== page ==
Such is the excitement over Fernando Alonso’s return to Formula 1 after two years out that it has overshadowed even his team’s rebranding.

The Renault team with which the 39-year-old won titles way back in 2005 and 2006 is now Alpine, then, but what of its other driver?

It wasn’t so long ago that 24-year-old Frenchman Esteban Ocon was being touted as the next big thing. Rare among high-level racing drivers in not coming from a wealthy background (his father is a garage-owning mechanic in a Normandy village), he was supported through the junior ranks by Mercedes.

Winning the Formula 3 title in 2014 and then the GP3 title in 2015, he was sent to DTM and then parachuted mid-2016 into the Mercedes-powered Manor F1 team. There he put in some impressive performances in the slowest car on the grid, earning him a seat at midfield masters Force India.

Despite frequent coming-togethers with team-mate Sergio Pérez, he impressed over two seasons at the Silverstone team, and there was discontent when he missed out on a seat for 2019 (not from supporters of Max Verstappen, mind you, after that unlapping incident in Brazil...), leaving him to perform Mercedes' reserve duties.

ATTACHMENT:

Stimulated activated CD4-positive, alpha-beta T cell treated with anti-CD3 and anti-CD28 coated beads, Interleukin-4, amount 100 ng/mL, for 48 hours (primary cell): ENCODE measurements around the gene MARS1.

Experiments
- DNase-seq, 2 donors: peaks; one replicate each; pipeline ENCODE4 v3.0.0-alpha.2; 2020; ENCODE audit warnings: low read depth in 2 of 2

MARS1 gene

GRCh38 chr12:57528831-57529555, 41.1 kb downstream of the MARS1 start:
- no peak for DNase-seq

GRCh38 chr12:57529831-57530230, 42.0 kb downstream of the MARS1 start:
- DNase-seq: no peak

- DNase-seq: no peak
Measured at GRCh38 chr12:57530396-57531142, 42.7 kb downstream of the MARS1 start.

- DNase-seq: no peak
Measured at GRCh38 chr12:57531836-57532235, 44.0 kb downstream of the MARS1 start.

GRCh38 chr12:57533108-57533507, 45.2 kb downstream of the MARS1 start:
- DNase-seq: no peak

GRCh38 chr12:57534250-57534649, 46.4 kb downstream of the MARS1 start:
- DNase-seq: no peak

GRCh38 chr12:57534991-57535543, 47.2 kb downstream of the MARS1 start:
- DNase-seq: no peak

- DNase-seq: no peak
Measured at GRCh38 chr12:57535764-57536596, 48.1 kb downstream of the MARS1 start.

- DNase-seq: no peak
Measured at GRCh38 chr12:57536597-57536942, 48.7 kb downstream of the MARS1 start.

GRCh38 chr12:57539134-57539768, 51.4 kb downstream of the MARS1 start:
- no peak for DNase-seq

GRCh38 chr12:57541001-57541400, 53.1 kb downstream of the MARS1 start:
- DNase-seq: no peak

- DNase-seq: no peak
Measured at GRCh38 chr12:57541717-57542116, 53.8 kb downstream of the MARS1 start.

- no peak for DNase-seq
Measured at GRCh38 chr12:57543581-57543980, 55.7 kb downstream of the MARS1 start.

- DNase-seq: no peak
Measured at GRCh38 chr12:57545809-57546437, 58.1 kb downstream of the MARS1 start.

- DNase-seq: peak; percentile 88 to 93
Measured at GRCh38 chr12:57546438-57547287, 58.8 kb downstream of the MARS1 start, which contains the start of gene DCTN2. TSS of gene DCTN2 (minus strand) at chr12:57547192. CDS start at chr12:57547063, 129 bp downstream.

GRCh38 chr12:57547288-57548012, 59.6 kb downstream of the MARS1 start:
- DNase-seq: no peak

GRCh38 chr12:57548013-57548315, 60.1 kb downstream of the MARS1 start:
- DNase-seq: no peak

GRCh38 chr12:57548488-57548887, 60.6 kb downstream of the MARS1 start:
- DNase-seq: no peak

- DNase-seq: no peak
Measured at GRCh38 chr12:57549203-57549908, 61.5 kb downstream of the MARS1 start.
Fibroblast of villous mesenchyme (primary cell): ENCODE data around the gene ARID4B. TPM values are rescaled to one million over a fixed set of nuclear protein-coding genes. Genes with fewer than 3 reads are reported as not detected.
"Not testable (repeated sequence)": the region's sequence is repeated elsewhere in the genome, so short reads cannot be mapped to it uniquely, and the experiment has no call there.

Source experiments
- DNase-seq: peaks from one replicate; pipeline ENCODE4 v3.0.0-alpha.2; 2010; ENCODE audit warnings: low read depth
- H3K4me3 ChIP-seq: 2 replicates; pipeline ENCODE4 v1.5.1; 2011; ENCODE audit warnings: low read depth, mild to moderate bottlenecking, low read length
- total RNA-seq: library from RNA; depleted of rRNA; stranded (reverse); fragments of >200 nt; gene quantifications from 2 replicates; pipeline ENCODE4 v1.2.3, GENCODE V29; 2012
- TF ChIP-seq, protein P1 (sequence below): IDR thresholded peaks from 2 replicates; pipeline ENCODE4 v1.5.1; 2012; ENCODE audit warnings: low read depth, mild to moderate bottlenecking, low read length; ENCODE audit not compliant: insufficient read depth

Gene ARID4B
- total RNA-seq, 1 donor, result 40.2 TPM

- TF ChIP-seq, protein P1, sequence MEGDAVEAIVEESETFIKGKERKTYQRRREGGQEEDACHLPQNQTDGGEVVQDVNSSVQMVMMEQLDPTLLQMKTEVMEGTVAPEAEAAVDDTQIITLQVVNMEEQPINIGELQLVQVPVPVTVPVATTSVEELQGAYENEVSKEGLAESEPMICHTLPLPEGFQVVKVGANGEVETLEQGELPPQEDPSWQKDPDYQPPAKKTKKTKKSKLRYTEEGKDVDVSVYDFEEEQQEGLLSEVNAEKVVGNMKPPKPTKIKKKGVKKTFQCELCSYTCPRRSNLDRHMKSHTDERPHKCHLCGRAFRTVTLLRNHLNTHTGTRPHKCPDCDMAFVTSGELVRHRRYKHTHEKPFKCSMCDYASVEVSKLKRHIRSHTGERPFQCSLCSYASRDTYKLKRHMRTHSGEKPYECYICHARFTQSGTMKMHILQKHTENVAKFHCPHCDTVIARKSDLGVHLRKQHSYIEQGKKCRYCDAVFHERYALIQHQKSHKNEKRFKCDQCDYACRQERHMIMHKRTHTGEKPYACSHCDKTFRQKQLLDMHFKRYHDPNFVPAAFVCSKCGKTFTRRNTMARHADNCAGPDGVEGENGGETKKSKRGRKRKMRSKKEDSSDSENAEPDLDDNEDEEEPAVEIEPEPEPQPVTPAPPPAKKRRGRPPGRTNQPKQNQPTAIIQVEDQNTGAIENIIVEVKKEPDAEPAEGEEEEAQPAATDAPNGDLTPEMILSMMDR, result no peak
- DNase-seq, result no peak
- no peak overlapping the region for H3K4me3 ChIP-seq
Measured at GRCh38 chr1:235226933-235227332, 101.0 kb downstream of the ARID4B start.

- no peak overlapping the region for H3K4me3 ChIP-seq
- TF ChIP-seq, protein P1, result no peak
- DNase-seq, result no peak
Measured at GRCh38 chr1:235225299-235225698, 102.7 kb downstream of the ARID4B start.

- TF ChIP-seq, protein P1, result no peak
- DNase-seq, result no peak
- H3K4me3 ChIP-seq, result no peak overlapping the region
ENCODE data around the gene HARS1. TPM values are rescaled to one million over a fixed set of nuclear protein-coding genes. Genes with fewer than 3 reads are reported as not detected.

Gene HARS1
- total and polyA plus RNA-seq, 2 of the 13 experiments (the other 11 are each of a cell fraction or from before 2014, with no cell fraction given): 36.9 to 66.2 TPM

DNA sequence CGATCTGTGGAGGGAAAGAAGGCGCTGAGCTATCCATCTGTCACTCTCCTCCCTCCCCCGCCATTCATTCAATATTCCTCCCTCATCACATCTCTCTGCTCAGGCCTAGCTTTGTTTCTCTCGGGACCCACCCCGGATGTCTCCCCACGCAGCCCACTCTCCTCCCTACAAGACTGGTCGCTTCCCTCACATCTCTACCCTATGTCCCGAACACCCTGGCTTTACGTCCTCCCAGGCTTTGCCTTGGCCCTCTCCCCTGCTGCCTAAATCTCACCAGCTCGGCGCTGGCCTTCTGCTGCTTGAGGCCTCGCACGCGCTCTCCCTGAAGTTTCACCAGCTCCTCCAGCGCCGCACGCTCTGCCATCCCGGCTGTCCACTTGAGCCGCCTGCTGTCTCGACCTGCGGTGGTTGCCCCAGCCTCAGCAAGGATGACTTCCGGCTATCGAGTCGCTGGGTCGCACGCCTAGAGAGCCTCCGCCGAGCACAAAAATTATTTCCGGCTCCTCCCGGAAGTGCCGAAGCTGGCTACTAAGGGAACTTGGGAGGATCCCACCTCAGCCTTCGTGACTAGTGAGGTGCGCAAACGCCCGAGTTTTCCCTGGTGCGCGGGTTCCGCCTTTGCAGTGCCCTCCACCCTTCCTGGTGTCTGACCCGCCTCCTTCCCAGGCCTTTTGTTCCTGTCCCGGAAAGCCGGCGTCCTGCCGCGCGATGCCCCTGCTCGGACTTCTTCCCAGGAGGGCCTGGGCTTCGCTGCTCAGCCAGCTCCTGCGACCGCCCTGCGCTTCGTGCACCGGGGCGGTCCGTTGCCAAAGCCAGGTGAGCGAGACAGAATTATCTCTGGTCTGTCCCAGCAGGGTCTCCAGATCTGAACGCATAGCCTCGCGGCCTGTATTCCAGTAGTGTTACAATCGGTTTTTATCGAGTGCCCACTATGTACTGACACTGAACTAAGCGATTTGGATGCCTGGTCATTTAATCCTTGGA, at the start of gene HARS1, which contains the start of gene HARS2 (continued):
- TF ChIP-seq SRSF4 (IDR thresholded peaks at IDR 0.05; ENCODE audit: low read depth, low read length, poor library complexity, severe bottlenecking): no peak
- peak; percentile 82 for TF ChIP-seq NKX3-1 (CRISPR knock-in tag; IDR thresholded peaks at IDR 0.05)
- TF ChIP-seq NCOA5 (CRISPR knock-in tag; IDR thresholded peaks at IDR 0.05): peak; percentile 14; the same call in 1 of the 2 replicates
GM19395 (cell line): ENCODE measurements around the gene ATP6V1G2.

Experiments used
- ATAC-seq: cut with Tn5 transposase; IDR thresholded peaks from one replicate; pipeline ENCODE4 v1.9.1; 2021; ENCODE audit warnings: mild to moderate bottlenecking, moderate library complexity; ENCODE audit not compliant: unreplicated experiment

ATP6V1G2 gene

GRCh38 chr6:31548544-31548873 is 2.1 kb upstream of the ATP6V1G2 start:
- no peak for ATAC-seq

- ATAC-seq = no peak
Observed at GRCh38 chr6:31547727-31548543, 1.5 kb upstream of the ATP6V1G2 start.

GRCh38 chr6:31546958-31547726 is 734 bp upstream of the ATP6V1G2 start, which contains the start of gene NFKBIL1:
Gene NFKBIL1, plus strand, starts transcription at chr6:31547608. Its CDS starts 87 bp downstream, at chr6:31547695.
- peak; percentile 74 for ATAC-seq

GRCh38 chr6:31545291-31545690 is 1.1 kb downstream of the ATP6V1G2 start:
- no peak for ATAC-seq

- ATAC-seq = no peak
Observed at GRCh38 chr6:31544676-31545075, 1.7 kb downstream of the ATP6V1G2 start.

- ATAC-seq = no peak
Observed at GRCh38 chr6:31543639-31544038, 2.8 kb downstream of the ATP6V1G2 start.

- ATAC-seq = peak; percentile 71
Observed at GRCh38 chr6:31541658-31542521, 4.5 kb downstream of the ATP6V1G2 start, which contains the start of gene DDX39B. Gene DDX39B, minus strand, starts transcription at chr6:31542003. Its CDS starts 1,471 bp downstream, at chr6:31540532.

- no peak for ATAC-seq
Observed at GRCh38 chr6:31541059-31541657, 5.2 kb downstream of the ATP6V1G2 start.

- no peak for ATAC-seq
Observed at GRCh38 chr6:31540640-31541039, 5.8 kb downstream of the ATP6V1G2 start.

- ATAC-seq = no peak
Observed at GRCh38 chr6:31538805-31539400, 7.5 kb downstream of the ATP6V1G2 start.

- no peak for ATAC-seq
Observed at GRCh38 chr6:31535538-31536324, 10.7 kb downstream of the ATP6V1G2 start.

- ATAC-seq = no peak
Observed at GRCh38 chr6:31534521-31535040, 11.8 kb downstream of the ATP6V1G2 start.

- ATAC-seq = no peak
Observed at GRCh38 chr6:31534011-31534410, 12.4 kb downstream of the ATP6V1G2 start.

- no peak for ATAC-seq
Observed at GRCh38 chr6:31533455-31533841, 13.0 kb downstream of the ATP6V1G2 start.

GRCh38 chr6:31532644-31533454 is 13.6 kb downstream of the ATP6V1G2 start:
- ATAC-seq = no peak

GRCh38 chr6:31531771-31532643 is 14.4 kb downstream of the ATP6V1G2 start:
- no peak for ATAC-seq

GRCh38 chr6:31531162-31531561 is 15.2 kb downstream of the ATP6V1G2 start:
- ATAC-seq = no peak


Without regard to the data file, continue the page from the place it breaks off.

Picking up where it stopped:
He was soon snapped up by Renault, but he remained in the shadows throughout 2020, performing inconsistently and being outshone by team-mate Daniel Ricciardo. This, combined with the meteoric rise in stock of Mercedes’ newest next big thing, George Russell, meant Ocon was somewhat forgotten as a star of the future.

But nobody can be expected to explode back into F1 after a year out, much less in a new team and with a new car, across the garage from an established superstar who already has experience of both. 

Ocon began to pick up form as the season progressed, qualifying excellently in very tricky conditions in Turkey and heartbreakingly being taken out at turn one after a strong start, and then putting in a brilliant performance to take second in the penultimate Sakhir Grand Prix.

It was his first F1 podium at his 67th attempt and the best result that Renault had scored since its return to the sport in 2016 ("Yes! It was fantastic," he beamed at the very mention of it), yet once again he was overshadowed – this time by old nemesis Pérez, who drove the race of a lifetime to take his first win.

But this result clearly gave Ocon the confidence boost he needed, and he looked refreshed and rejuvenated as he spoke to the press at the launch of Alpine’s first F1 car on Tuesday.